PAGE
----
Biotech investors: how to find value in a bear market
How are top investors navigating the longest biotech bear market in almost 20 years? RBC Capital Markets Healthcare Desk Sector Strategist Chris McCarthy discusses key fundamentals, macro-awareness and the continued impact of COVID with HealthCor’s Ben Snedeker and Omega Funds founder Otello Stampacchia.
Picking biotech winners
Biotech indexes may be down, but both Snedeker and Otello Stampacchia, Ph.D., Founder and Managing Director of Omega Funds, see opportunities in the market. In Snedeker’s opinion, investors need to seek out companies with the potential for meaningful revenue growth, particularly those that are mispriced in the current bear market.
“Investments still need to be fundamentally driven – companies with outstanding products, excellent innovation, a track record of success, management teams with a strong execution track record, the ability to communicate effectively, companies that are well-funded and match up against important themes that we see from a disease perspective. All of that remains absolutely true,” he says.
“We’re going to remain fundamental investors, focused on individual companies within the healthcare ecosystem, but that all needs to be viewed through the lens of being macro-aware.”
Stampacchia also believes in fundamentals and in looking at development pipelines.
“Where we spend a lot of time internally is clinical trial development strategy and competitive analysis. I’m extremely proud of the fact that we invested in companies that have launched 47 products, which is quite unprecedented in our segment of the industry, and with each of those drugs and products come learnings that we apply throughout our investment strategy. So having a certain amount of staying power, if you will, in the industry, I think it’s disproportionally impactful,” he says.
The continuing impact of COVID-19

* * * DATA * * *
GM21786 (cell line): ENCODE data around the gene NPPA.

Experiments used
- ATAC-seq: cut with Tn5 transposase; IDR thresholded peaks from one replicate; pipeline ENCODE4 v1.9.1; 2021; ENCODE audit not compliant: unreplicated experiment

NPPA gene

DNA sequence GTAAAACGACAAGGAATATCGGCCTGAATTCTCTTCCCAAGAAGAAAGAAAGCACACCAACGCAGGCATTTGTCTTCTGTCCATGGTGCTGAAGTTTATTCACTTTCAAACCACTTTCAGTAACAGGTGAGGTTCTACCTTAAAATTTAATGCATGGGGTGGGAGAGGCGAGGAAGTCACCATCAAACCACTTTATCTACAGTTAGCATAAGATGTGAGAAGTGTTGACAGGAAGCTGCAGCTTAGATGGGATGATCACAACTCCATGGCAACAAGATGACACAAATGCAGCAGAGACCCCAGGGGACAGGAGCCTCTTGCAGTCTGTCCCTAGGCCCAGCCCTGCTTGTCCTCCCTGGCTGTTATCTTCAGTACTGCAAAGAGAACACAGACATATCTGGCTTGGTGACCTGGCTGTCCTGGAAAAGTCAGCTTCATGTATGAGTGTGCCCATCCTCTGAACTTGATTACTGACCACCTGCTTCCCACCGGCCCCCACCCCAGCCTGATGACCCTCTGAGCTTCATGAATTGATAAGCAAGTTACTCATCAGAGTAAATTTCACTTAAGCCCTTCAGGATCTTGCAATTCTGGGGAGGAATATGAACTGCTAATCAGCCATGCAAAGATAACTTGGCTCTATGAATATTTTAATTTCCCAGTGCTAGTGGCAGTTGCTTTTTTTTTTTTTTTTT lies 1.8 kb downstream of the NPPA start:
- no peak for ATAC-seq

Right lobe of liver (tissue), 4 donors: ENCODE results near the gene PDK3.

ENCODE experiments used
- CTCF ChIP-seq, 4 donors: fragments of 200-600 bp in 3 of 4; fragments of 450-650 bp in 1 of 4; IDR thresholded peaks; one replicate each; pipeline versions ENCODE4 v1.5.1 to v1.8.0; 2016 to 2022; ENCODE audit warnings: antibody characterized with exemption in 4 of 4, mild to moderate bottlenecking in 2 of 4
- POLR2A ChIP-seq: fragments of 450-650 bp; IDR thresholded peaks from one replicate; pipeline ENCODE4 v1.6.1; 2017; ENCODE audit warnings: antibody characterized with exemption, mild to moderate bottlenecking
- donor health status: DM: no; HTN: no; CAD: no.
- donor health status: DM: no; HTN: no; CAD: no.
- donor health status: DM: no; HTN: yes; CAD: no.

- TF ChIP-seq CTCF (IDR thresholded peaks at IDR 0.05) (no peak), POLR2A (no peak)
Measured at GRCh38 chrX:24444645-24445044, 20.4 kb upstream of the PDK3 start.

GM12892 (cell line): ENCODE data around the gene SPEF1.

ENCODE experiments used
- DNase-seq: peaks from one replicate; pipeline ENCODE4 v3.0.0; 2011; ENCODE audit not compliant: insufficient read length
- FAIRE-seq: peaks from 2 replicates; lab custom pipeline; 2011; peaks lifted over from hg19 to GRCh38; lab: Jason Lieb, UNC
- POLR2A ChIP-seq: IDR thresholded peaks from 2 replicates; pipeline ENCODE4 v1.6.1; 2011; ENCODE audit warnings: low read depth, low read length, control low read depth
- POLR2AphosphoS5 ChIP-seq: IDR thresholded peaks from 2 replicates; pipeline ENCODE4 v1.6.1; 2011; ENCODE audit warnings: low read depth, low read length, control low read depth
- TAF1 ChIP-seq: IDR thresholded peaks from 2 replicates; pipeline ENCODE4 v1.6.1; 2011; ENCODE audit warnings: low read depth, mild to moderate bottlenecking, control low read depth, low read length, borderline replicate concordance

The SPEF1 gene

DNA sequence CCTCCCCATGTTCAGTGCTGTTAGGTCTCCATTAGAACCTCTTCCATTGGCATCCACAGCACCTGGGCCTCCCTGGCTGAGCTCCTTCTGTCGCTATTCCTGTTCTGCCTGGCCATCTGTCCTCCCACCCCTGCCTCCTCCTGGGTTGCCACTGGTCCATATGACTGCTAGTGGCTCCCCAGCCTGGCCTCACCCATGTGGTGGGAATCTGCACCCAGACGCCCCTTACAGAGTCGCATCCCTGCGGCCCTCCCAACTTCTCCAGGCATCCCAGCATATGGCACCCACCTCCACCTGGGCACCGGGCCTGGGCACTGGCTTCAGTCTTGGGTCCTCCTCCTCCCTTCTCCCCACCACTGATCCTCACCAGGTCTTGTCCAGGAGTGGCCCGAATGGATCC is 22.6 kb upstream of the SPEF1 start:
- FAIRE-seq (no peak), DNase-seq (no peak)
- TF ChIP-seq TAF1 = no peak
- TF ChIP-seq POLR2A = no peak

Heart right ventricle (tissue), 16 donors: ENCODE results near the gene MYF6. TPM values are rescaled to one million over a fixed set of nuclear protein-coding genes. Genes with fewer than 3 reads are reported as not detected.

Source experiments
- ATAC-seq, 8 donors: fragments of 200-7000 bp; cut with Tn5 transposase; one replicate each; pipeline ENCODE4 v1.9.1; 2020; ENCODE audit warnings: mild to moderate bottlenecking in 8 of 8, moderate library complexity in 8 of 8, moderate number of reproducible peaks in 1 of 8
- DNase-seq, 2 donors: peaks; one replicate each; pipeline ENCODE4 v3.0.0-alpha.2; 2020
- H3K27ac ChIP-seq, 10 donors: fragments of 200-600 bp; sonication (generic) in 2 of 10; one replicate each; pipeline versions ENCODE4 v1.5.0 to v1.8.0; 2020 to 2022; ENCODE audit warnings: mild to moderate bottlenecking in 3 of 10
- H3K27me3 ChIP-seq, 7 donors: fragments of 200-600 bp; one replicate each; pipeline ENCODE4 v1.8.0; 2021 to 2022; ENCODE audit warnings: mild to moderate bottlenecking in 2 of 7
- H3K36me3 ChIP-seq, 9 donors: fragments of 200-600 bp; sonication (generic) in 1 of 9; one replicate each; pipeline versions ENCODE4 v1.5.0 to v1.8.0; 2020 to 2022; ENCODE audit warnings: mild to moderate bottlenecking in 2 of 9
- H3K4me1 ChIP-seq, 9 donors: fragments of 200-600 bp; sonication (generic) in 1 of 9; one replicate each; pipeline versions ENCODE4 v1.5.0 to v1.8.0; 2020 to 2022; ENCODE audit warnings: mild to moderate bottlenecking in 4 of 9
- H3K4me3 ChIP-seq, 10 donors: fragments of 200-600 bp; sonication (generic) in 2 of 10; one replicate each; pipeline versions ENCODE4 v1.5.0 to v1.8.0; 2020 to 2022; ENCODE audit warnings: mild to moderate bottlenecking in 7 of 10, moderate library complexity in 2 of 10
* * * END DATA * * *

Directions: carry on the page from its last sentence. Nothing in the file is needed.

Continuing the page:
It’s something of an irony that biotech innovation created the vaccines that brought the world out of the COVID-19 pandemic, but the sector is trading down right now. The effects of the pandemic have been varied and will be felt for a long time to come, both positively and negatively.
“There’s been an incredible focus shift from academics on research into this virus and it’s giving a ridiculous amount of insight into how our immune system works in interacting with viruses and with host factors,” Stampacchia points out.
“So I think the dividends from this research, not just for antiviral research, but for autoimmune and rare diseases, is going to be phenomenal. And I really think there’s been a massive step up in the pace.”
The speed with which companies innovated, regulatory bodies approved, and manufacturing and distribution ramped up was another coronavirus phenomenon, but the after-effect is that some investors and companies expect that pace to be the new normal.
“Accelerated pathways to market, accelerated ramps in product launches, very rapid moves toward substantial revenue potential for newly launched products – I think these are all dynamics that are currently believed to exist in the market because of what we saw from coronavirus and how it changed our outlook on how industry can take a product from early innovation all the way to market,” says Snedeker.
“We need to recognize that a product being developed for important diseases, but not necessarily for global pandemics, is going to have a different path to market than what we saw for pandemic therapies.”
Banishing the bear
In the long term, the best indicator of outperformance in the therapeutic sector is revenue growth, but in the short term, it’s fund flows. That, according to Snedeker, is part of what’s at the heart of turbulence in biotech shares in the last few years.
“From 2019 to early 2021, you were seeing incredible fund flows into therapeutics, an incredible number of new listings, so we saw a really meaningful increase in that short-term outperformance based on those fund flows,” he said.
“The challenge has been that we weren’t able to convert that explosion in fund flows into an opportunity to start to see meaningful, long-term revenue growth.”
As the market adjusts to the post-pandemic world, Snedeker isn’t expecting another surge for biotech stocks.
“What you see following a bear market is a slow grind back. You have a few companies that lead the way initially, others start to a catch up. Sometimes there are elements, things like M&A activity, but that’s really more the exception than the rule in terms of how bear markets end,” he says.
But that’s not to say that investors can’t find what they’re looking for in the markets today.
“There’s a lot of opportunities in the public markets right now. There’s, I believe, over 120 companies that are trading below cash and at some stage that is in an efficiency that needs to be arbitraged out,” says Stampacchia.
Gain perspectives from the cutting edge of biotech to help you lead today and define tomorrow. Explore RBC’s Pathfinders in Biopharma series.